The gallery plans to expand AFA Collective to a members’ programme that would give access to various artist studio visits, regional cultural tours, artist/gallery hosted special events, etc.
Batool (one name only), was one of the guests at the inaugural. She was impressed by the artwork on show and happy that the campaign was about making art affordable to everyone.
“Sustainability is the botom line!” said Kunash on the sidelines of what must have been a very tiring day for her. “The art scene or movement has three main components: artists, galleries and buyers (or collectors). If one disappears, the scene collapses.
“Artists need galleries to represent them. Collectors need galleries to see, appreciate and judge the art market and buy art. If they don’t buy, the artist’s work and the gallery’s business, die”.
She said that the problem was not only that people need to learn more about art, but those who have entered the art market are put off by the prices. “AFA’S idea is to facilitate their interest”, she said. “Art lovers can pay in instalments. People take loans for plastic surgeries and for holidays. Why can’t they pay for art in instalments?”
She said that holidays will vanish, but art does not. When artists get their rightful rewards, they will work harder and improve themselves. The gallery will also be able to pay bills at the end of the month.
AFA works like this: at the first instalment, the artwork is reserved for the buyer. When the whole amount is paid, the buyer can take it home. In the interregnum, when the instalments are being paid, the artwork will displayed free of cost or warehoused.
Kunash pointed out, however, that while the business of art had its place, the importance of education could not be overstated. “Education has to be there”, she said. “We are looking at running more talks and to make this a membership based movement. I believe in the artists I support and in my team, who work very hard”.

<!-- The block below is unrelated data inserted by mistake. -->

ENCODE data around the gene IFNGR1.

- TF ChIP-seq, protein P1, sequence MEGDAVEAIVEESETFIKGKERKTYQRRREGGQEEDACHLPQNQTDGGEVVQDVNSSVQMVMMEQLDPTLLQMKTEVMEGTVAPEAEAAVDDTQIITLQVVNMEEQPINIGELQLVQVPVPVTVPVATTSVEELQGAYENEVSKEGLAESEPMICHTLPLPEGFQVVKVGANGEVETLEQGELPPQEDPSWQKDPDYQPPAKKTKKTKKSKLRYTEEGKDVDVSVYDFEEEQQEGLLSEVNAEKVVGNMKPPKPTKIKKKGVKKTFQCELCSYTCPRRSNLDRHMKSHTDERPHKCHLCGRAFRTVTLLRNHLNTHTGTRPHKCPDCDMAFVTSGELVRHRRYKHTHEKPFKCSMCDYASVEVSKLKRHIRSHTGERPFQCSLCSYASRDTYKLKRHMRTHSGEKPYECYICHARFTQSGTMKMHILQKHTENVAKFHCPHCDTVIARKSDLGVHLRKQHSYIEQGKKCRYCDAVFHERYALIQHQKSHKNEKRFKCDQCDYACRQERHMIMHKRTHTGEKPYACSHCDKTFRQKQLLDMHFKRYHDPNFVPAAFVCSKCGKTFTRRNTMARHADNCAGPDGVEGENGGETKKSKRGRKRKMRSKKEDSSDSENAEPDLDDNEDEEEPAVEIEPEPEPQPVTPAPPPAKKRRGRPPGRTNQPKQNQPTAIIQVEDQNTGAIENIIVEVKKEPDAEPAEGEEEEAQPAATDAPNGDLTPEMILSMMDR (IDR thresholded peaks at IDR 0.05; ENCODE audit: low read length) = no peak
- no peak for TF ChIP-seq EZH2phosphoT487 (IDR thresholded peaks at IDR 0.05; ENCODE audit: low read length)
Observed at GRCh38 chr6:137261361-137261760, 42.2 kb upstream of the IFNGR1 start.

Nour Rifai, daughter of renowned Syrian origin artist Ismail Rifai, who was among the atendees during the inaugural, said that “it is a great way for art lovers to start owning and collecting what they are passionate about; it is about time to start this initiative here”.
As a bonus, she found the varieties of colours, figures and styles of the exhibits enriching and interesting. “When you enter the exhibition you will see a colourful artwork on your right side that was produced approximately ten years ago. Facing it is a big blue painting by the young artist Alaa Sharabi ‘the blue mother’, which is a recent production. This variety brings the viewer an art ultimate experience. The place, the atmosphere and the vibes are amazing!” she said.
Speaking of the relationship between artists and galleries, she said that “I cannot say it is ideal; it is definitely not the best. The galleries can make the most of the artist’s work when it is a win-win situation”. That is what AFA Collective is aiming at.
↑ Annie Kurkdjian, Untitled, 2017, acrylic on canvas.
↑ Ghada Kunash, Founder and Managing Director, Fann A Porter.